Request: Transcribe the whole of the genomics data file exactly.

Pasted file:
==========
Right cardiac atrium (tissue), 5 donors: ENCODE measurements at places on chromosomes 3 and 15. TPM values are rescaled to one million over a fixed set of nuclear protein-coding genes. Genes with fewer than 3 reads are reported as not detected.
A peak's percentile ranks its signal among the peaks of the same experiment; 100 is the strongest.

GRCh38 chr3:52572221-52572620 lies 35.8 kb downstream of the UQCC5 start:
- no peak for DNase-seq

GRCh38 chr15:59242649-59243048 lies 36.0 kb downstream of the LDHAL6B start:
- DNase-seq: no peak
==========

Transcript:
Right cardiac atrium (tissue), 5 donors: ENCODE measurements at places on chromosomes 3 and 15. TPM values are rescaled to one million over a fixed set of nuclear protein-coding genes. Genes with fewer than 3 reads are reported as not detected.
A peak's percentile ranks its signal among the peaks of the same experiment; 100 is the strongest.

GRCh38 chr3:52572221-52572620 lies 35.8 kb downstream of the UQCC5 start:
- no peak for DNase-seq

GRCh38 chr15:59242649-59243048 lies 36.0 kb downstream of the LDHAL6B start:
- DNase-seq: no peak